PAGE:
Pineapple is one of the best foods you can eat if you’re looking to boost your vitamin C intake. A cup of chopped pineapple pieces boasts over 130% the RDA for this essential vitamin, plus 76% RDA for manganese which is needed for bone maintenance and healthy metabolic function.
Pineapple is also a rich source of bromelain. Bromelain helps humans digest protein, while also reducing inflammation throughout the body. This group of enzymes may also help to reduce and even reverse cancer cell growth when consumed regularly.
5. Wild Cherries
Cherries are not berries, just to be clear. They’re a tart, fleshy fruit with a single seed inside them, making them part of the drupe family. Cherries are similar to berries in that they contain heaps of anthocyanins and carotenoids; ingredients which make up the bulk of this fruit’s antioxidant abilities.
The more tart the cherry, the better it will be at fighting inflammation in the body. Rat based studies have shown that wild tart cherries are very effective at curbing post-exercise inflammation, as well as the inflammation that causes arthritis pain, and pain resulting from episodes of gout. Cherries also contain small amounts of melatonin, making it a great late night snack before bed.
Like the other fruits mentioned in this list, pomegranates are proven to have excellent antioxidant properties. Pomegranate juice is considered much more potent than the fruit, but the sugar in even a small glass make eating the raw fruit a much healthier choice. Pomegranates contain polyphenols and anthocyanins (the compound that gives bright colored fruits their color).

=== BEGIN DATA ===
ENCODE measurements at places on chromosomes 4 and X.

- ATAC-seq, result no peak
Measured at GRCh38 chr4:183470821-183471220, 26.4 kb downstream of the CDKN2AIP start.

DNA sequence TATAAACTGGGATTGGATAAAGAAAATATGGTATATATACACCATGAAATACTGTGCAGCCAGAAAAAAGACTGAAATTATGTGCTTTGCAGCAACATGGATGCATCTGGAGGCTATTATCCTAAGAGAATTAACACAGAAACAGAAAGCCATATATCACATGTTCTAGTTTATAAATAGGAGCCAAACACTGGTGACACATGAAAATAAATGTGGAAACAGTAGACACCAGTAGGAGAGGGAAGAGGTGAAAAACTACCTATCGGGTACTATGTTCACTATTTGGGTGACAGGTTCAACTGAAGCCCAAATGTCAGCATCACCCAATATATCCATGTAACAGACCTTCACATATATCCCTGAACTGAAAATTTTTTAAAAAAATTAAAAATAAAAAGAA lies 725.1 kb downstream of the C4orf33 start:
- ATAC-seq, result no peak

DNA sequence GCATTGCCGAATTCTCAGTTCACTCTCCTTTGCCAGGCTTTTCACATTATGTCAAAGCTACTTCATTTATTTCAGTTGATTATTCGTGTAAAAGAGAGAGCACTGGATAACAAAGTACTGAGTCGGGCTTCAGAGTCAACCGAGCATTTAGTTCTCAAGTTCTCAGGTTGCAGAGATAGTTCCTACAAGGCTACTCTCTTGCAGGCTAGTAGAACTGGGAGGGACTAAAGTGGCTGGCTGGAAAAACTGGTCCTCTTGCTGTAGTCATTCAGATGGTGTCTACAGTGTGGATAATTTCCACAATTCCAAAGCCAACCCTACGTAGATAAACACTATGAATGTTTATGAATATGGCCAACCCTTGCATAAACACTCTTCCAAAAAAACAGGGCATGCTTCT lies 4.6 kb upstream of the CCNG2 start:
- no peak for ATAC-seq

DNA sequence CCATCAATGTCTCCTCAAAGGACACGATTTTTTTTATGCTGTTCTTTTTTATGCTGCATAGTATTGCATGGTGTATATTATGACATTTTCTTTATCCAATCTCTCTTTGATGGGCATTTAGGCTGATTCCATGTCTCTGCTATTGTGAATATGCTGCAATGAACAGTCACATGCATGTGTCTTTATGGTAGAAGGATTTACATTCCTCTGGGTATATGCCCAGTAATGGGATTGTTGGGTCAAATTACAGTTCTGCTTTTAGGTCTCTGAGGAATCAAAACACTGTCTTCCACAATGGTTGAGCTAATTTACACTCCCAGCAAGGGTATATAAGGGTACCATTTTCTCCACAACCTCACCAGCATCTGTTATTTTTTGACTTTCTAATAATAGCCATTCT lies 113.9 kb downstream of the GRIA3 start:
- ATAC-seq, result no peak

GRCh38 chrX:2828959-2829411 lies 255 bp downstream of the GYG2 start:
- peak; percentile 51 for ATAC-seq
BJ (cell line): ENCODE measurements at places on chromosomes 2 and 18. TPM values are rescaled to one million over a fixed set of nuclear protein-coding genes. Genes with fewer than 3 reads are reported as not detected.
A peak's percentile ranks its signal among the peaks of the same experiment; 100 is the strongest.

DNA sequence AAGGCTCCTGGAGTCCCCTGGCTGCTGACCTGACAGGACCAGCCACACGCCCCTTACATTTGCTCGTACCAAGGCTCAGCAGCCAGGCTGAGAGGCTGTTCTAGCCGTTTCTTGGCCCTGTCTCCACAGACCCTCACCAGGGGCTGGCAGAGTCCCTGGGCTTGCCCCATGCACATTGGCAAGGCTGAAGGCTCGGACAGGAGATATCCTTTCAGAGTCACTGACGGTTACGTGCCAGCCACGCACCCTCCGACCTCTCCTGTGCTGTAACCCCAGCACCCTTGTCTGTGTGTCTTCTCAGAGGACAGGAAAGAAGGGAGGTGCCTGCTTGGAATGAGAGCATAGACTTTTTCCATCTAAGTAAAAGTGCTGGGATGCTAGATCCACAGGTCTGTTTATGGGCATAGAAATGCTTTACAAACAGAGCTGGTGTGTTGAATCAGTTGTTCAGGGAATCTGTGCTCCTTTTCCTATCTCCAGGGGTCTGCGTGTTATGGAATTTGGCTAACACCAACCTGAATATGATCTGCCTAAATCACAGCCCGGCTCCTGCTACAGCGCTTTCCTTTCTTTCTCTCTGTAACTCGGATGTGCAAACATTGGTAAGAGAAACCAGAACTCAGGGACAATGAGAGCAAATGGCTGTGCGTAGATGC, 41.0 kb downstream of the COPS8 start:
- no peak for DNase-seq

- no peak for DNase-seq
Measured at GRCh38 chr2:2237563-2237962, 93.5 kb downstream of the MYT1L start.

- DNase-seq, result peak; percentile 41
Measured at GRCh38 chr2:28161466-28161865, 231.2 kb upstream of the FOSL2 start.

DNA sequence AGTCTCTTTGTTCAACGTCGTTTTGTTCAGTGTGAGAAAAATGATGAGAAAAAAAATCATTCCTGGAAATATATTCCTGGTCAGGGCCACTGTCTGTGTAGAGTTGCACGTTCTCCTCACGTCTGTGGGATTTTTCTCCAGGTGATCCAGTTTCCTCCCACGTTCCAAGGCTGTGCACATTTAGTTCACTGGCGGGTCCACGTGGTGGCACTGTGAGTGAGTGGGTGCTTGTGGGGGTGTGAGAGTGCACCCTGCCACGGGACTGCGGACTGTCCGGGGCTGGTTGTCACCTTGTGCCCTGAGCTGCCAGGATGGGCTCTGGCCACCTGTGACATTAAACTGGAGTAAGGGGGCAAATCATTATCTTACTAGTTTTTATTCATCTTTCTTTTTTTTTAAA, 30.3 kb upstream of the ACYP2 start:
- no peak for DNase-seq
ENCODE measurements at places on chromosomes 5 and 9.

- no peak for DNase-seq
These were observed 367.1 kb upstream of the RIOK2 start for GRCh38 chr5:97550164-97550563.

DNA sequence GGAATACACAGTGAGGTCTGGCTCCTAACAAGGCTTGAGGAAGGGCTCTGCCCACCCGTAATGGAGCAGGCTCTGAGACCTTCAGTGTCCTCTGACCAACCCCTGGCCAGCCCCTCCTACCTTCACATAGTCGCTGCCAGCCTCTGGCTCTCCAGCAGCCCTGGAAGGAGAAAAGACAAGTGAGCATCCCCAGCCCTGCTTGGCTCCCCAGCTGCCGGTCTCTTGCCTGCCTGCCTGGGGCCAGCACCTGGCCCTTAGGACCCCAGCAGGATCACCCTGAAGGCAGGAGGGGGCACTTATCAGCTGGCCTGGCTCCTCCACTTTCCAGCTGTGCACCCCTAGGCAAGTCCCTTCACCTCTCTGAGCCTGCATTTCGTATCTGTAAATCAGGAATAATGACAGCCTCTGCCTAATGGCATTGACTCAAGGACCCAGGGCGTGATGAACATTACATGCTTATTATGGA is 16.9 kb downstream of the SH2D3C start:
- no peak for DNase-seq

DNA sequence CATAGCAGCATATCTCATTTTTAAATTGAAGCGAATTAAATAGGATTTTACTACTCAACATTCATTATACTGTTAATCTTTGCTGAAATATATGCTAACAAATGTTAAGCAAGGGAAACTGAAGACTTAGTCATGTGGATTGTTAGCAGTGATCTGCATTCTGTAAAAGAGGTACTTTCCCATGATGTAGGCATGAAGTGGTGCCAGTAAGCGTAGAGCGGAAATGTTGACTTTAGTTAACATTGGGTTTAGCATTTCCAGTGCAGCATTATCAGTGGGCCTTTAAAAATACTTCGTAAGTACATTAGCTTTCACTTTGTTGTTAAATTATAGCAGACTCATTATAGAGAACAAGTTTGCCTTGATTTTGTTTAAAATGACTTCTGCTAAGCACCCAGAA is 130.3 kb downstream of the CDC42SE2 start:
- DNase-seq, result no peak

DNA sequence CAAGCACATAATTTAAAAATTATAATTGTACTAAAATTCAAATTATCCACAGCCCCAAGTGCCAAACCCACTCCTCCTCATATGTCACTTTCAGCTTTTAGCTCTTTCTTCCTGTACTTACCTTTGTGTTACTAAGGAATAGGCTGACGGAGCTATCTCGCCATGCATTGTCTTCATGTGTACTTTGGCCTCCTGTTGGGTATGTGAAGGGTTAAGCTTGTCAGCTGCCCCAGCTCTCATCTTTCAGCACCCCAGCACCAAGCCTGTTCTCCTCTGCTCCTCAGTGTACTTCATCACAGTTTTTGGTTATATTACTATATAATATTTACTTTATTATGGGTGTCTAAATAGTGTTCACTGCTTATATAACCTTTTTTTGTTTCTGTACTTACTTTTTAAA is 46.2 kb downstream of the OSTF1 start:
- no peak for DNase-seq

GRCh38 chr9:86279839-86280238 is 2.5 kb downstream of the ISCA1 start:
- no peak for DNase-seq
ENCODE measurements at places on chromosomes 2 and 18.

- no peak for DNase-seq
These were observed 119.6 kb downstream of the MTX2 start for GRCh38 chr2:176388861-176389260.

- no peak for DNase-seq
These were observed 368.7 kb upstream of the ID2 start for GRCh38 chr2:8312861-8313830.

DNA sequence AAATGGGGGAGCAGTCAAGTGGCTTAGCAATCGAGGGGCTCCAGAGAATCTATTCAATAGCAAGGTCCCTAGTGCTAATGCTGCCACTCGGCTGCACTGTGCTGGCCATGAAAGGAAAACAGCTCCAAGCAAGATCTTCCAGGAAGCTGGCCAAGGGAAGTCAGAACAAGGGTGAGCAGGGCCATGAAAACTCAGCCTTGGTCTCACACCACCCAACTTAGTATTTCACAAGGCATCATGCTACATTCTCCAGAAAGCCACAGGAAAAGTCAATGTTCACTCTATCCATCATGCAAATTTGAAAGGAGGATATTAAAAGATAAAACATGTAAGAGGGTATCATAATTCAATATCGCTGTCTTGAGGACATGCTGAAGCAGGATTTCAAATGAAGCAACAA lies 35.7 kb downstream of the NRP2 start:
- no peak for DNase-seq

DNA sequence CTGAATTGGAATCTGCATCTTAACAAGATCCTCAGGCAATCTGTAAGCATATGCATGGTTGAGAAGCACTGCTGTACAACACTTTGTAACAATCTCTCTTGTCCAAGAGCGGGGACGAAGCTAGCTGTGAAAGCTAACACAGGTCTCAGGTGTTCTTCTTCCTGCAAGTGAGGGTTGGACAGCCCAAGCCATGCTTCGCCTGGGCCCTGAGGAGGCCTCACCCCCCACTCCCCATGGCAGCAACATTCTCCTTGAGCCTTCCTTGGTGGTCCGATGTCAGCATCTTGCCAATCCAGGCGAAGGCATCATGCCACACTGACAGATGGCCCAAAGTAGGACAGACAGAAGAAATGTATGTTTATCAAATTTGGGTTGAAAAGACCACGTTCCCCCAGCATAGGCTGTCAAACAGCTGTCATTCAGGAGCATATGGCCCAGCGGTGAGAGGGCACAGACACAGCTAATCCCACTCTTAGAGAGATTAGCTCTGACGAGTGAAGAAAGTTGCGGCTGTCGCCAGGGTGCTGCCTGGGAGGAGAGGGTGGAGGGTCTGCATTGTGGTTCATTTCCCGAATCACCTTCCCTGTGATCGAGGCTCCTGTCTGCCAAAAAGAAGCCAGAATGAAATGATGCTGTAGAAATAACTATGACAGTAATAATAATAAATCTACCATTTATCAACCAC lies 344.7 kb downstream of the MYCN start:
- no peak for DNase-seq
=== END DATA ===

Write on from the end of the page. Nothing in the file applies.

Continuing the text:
Among the list of benefits, pomegranate has shown promise in reducing inflammation throughout the body, lowering LDL (bad) cholesterol, preventing cancer, and even stopping the onslaught of Alzheimer’s disease. It’s believed pomegranate can also prevent type II diabetes by lowering insulin and keeping inflammation at bay.
I’m going to go against the grain and lump all berries into the same category. It doesn’t matter if we’re talking about blueberries, cranberries, strawberries, blackberries, gogi, bilberries, etcetera. Most all berries have similar antioxidant and nutrient profiles. All berries tend to be high in vitamin’s C and K, manganese, folate, and fiber. They’re also low in sugar when consumed responsibly (read: a handful is plenty!)
The only real exceptions are aroniaberries and elderberries, which blow the competition out of the water on the ORAC measurement scale of a food’s antioxidant capacity. Wild berries of all kinds are best, as commercially-grown fruit varies in quality depending on its growing conditions. Dried berries are much more dense in nutrition and antioxidant ability, but will also contain much more sugar, so read labels carefully.